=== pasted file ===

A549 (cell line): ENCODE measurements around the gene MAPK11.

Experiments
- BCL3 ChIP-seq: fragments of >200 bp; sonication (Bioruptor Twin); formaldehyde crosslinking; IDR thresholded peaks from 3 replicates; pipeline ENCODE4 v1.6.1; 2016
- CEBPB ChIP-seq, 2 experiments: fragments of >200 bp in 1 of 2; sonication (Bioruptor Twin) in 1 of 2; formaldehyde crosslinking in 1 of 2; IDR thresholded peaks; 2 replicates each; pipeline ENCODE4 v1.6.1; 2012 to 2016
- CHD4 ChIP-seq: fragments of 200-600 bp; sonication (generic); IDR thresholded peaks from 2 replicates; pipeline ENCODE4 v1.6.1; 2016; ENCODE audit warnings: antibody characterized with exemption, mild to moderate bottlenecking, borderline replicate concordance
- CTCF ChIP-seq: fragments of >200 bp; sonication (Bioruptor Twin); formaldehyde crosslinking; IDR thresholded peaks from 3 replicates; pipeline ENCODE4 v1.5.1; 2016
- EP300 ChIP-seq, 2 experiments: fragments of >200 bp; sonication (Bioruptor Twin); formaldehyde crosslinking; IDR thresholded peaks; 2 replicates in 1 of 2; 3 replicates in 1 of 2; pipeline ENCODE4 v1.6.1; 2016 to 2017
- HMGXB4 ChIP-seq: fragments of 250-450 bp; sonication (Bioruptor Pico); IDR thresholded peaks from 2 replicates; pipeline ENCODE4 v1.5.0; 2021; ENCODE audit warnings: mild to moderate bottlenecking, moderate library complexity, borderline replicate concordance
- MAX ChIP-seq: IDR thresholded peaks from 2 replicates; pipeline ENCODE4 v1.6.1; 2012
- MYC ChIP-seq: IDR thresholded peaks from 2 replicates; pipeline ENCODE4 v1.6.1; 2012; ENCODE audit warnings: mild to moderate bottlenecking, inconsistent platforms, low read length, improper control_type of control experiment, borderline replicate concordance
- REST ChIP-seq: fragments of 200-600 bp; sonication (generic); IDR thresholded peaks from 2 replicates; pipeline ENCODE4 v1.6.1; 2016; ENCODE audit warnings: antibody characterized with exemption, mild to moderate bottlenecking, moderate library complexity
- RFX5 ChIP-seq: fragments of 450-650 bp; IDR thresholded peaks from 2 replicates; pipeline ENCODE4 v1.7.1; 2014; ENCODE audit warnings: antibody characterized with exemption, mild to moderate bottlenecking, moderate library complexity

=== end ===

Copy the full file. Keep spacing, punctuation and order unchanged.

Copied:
A549 (cell line): ENCODE measurements around the gene MAPK11.

Experiments
- BCL3 ChIP-seq: fragments of >200 bp; sonication (Bioruptor Twin); formaldehyde crosslinking; IDR thresholded peaks from 3 replicates; pipeline ENCODE4 v1.6.1; 2016
- CEBPB ChIP-seq, 2 experiments: fragments of >200 bp in 1 of 2; sonication (Bioruptor Twin) in 1 of 2; formaldehyde crosslinking in 1 of 2; IDR thresholded peaks; 2 replicates each; pipeline ENCODE4 v1.6.1; 2012 to 2016
- CHD4 ChIP-seq: fragments of 200-600 bp; sonication (generic); IDR thresholded peaks from 2 replicates; pipeline ENCODE4 v1.6.1; 2016; ENCODE audit warnings: antibody characterized with exemption, mild to moderate bottlenecking, borderline replicate concordance
- CTCF ChIP-seq: fragments of >200 bp; sonication (Bioruptor Twin); formaldehyde crosslinking; IDR thresholded peaks from 3 replicates; pipeline ENCODE4 v1.5.1; 2016
- EP300 ChIP-seq, 2 experiments: fragments of >200 bp; sonication (Bioruptor Twin); formaldehyde crosslinking; IDR thresholded peaks; 2 replicates in 1 of 2; 3 replicates in 1 of 2; pipeline ENCODE4 v1.6.1; 2016 to 2017
- HMGXB4 ChIP-seq: fragments of 250-450 bp; sonication (Bioruptor Pico); IDR thresholded peaks from 2 replicates; pipeline ENCODE4 v1.5.0; 2021; ENCODE audit warnings: mild to moderate bottlenecking, moderate library complexity, borderline replicate concordance
- MAX ChIP-seq: IDR thresholded peaks from 2 replicates; pipeline ENCODE4 v1.6.1; 2012
- MYC ChIP-seq: IDR thresholded peaks from 2 replicates; pipeline ENCODE4 v1.6.1; 2012; ENCODE audit warnings: mild to moderate bottlenecking, inconsistent platforms, low read length, improper control_type of control experiment, borderline replicate concordance
- REST ChIP-seq: fragments of 200-600 bp; sonication (generic); IDR thresholded peaks from 2 replicates; pipeline ENCODE4 v1.6.1; 2016; ENCODE audit warnings: antibody characterized with exemption, mild to moderate bottlenecking, moderate library complexity
- RFX5 ChIP-seq: fragments of 450-650 bp; IDR thresholded peaks from 2 replicates; pipeline ENCODE4 v1.7.1; 2014; ENCODE audit warnings: antibody characterized with exemption, mild to moderate bottlenecking, moderate library complexity